Fallen native hero’s tag found

Frank Acquavia

A piece of history tied to a fallen World War II Dunkirk native has been found by a museum in Maryland. The dog tag of U.S. Army Pvt. Frank Acquavia was one of about 10 found on Corregidor Island in the Philippines by a counselor who works for a Christian organization in the Philippines.

According to Butch Maisel, founder and curator of The Center for Military History that is part of the Boys Latin School of Maryland in Baltimore, the tags were then given to a Christian missionary from the United States, who then gave them to Maisel for his museum. Maisel reached out to the OBSERVER knowing that these items need to go to the families.

Acquavia, whose body was never recovered, died May 10, 1942, as a prisoner of Japan. He had been serving with the 59th Coast Artillery Regiment, according to the book “No One Forgets,” which was written by George Burns III and Richard Titus. Acquavia lived at 53 E. Second St., and was the son of Mr. and Mrs. Rocco Acquavia.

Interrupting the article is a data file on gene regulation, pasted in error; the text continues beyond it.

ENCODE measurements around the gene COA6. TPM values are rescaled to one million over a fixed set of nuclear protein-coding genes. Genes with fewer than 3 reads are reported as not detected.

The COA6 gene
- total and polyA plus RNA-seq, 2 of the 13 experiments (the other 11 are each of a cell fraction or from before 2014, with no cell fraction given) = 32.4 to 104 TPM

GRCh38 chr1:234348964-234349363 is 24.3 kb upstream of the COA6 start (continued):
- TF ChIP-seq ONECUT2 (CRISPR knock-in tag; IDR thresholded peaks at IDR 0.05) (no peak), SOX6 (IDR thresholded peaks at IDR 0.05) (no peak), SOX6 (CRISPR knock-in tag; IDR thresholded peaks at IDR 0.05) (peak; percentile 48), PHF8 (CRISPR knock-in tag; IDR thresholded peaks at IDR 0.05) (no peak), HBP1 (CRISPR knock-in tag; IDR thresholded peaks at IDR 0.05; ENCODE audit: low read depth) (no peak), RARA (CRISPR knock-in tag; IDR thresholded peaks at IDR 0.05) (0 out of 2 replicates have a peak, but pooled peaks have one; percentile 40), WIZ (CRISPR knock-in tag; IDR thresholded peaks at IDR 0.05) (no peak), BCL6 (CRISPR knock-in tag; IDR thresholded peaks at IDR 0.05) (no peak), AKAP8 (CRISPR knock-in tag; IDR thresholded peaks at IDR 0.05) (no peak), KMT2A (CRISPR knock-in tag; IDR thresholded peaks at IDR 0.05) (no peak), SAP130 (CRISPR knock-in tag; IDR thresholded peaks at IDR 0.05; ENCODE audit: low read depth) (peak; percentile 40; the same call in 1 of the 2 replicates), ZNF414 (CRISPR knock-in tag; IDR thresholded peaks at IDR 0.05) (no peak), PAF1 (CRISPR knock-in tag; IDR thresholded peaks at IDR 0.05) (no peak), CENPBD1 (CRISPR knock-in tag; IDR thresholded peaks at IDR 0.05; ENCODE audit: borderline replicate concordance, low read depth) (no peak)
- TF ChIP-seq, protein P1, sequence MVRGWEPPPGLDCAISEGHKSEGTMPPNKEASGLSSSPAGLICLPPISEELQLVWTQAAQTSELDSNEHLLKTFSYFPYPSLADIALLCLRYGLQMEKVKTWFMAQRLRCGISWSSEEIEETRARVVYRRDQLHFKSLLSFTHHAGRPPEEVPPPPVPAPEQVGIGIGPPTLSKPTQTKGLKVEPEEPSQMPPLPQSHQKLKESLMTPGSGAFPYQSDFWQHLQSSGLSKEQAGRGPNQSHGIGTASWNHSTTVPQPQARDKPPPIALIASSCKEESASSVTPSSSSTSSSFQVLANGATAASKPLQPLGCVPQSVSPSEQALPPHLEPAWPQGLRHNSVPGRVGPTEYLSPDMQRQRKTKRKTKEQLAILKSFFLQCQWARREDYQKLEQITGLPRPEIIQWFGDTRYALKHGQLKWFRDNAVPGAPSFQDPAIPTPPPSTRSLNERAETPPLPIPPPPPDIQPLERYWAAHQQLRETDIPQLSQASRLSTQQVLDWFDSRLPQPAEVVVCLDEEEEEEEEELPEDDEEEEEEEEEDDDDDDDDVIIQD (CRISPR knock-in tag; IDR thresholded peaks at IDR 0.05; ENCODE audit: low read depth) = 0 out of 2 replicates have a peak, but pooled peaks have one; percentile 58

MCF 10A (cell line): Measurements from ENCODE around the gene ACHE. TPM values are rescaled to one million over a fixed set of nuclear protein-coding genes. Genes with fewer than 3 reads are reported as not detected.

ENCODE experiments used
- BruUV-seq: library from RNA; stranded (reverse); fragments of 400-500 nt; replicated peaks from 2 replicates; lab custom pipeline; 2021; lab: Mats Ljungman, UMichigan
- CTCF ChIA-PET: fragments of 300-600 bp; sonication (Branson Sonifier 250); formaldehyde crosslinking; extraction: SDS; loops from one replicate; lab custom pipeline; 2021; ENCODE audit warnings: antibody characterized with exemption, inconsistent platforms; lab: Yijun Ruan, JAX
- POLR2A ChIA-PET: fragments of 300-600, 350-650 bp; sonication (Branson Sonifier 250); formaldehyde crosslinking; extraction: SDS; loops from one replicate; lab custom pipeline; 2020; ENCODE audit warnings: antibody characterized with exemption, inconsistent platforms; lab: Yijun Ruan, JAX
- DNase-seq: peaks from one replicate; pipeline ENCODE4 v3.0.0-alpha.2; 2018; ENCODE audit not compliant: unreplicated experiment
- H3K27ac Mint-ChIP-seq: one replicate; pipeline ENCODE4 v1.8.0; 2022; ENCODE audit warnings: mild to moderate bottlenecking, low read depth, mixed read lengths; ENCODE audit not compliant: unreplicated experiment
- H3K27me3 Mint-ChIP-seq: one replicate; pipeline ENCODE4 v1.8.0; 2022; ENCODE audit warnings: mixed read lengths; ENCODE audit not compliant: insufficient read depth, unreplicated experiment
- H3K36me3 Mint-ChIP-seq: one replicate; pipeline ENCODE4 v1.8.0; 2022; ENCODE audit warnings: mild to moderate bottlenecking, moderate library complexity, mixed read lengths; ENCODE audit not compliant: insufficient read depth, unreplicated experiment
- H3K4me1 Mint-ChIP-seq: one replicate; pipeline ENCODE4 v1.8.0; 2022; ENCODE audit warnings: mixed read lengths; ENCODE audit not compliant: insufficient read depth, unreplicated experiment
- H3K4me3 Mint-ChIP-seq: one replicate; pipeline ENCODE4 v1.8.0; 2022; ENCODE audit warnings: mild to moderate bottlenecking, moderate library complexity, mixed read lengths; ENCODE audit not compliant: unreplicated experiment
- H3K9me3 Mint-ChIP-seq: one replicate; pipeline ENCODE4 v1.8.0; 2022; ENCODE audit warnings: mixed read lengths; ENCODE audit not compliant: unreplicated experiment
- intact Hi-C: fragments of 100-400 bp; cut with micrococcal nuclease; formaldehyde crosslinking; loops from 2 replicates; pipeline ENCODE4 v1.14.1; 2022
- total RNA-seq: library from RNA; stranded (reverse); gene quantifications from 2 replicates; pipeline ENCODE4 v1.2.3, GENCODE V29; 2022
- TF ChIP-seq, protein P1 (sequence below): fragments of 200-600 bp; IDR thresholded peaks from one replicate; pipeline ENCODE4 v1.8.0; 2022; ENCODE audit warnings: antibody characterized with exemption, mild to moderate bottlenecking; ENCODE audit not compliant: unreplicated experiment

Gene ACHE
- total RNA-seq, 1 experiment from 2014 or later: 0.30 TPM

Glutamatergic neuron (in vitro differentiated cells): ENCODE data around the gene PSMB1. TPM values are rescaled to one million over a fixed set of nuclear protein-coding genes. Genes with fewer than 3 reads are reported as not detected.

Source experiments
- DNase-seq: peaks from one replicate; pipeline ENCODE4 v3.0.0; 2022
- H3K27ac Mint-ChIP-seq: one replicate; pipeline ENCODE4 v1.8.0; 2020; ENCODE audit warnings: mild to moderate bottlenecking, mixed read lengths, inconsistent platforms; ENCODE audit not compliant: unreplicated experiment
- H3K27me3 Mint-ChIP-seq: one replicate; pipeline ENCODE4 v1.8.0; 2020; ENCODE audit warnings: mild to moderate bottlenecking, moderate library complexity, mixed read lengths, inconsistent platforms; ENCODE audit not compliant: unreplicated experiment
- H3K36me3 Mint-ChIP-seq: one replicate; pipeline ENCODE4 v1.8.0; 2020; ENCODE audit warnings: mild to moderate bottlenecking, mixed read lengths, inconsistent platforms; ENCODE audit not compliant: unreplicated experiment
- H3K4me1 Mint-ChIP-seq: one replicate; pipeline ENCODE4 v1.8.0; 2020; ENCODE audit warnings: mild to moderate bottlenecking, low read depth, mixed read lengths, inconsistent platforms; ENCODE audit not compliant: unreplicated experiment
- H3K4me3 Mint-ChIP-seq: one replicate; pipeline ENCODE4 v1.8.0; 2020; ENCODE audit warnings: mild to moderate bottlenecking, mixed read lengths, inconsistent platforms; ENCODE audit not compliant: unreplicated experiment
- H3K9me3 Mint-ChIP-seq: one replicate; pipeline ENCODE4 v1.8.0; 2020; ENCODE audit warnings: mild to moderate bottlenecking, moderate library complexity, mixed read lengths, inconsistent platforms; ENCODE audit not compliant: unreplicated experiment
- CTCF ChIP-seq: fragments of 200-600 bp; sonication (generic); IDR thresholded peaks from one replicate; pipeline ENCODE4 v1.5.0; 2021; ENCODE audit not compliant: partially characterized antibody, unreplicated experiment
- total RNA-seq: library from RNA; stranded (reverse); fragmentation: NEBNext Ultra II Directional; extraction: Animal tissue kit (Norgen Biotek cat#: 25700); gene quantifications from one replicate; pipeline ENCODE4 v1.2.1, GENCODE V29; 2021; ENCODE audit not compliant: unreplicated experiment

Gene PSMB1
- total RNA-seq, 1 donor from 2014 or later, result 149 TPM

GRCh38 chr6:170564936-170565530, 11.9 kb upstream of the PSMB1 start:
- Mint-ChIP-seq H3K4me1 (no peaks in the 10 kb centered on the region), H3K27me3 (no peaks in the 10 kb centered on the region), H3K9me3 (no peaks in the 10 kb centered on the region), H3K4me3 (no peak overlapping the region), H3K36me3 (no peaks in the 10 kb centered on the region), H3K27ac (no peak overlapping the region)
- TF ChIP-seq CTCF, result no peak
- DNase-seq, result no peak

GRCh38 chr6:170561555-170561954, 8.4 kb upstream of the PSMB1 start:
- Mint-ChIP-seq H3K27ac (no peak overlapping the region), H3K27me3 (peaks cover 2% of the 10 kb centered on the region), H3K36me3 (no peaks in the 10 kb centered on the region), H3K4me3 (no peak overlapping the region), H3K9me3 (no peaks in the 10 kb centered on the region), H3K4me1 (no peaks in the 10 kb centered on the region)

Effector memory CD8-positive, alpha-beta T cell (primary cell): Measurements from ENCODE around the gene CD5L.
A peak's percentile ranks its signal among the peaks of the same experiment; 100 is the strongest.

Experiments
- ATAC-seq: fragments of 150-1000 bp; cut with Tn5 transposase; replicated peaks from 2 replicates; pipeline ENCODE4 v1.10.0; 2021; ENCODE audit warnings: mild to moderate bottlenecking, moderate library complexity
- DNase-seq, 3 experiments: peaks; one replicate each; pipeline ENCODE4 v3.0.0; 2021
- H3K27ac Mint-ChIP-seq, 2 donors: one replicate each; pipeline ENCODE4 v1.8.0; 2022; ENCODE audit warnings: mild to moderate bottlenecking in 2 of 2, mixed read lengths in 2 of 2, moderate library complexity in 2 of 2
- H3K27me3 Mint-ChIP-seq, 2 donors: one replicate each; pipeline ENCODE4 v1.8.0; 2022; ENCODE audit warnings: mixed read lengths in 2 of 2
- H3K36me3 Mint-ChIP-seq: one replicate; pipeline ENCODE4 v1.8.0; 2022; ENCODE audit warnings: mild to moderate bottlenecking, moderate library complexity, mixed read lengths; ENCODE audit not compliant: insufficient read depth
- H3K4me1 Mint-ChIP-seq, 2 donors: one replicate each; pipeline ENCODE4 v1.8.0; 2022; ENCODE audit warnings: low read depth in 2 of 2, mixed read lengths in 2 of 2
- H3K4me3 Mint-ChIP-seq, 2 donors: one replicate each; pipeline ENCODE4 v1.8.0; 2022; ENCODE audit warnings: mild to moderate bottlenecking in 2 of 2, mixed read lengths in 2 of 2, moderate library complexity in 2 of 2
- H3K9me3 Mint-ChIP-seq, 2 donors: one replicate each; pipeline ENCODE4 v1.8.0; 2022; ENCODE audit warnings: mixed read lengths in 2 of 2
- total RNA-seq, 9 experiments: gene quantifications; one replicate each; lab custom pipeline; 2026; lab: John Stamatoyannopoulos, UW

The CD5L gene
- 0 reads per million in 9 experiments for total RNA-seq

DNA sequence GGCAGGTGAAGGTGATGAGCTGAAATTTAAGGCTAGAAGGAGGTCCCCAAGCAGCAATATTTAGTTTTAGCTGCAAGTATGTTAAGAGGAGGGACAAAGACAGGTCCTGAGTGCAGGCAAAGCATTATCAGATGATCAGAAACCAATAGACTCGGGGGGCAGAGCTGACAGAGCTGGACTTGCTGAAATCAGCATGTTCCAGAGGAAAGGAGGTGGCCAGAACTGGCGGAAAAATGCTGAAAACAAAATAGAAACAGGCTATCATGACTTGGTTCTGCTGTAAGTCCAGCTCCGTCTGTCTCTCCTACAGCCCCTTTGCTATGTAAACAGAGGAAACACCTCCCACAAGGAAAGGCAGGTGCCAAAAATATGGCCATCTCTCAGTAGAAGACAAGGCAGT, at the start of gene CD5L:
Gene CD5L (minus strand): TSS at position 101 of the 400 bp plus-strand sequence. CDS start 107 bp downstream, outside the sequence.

He was captured in Corregidor during the opening days of the war in the Pacific. “The Japanese herded some Americans down to a seaplane landing area,” the book noted. “Frank went to retrieve or find food that was hidden at their battery. A Japanese guard spotted him and opened fire with a machine gun killing him instantly. This was witnessed by Jim Rossoto of Fredonia.”

Former American Legion Post 1344 in Dunkirk on Lake Shore Drive West was named after him.

A dog tag belonging to Frank Acquavia was found by Butch Maisel from the Center for Military History.

Maisel’s state-of-the-art museum is a hands-on classroom space, and research center rolled into one. By touching actual artifacts, exploring unique primary research documents, and learning the personal stories behind the objects, history truly comes to life for students.

Boys’ Latin students in all divisions explore exhibits of authentic uniforms, equipment, diaries and more through lectures and interactive classes in history, literature, physics, forensics and visual art. The Center for Military History also offers unique upper school electives in leadership and a seniors-only Museum Curator class.

Maisel has been teaching Military History at Boys’ Latin since 1991 and collecting artifacts since 1972. He has traced every school alumnus who has served in the U.S. military with biographies and citations, another rich repository of Brothers for Life connecting generations.


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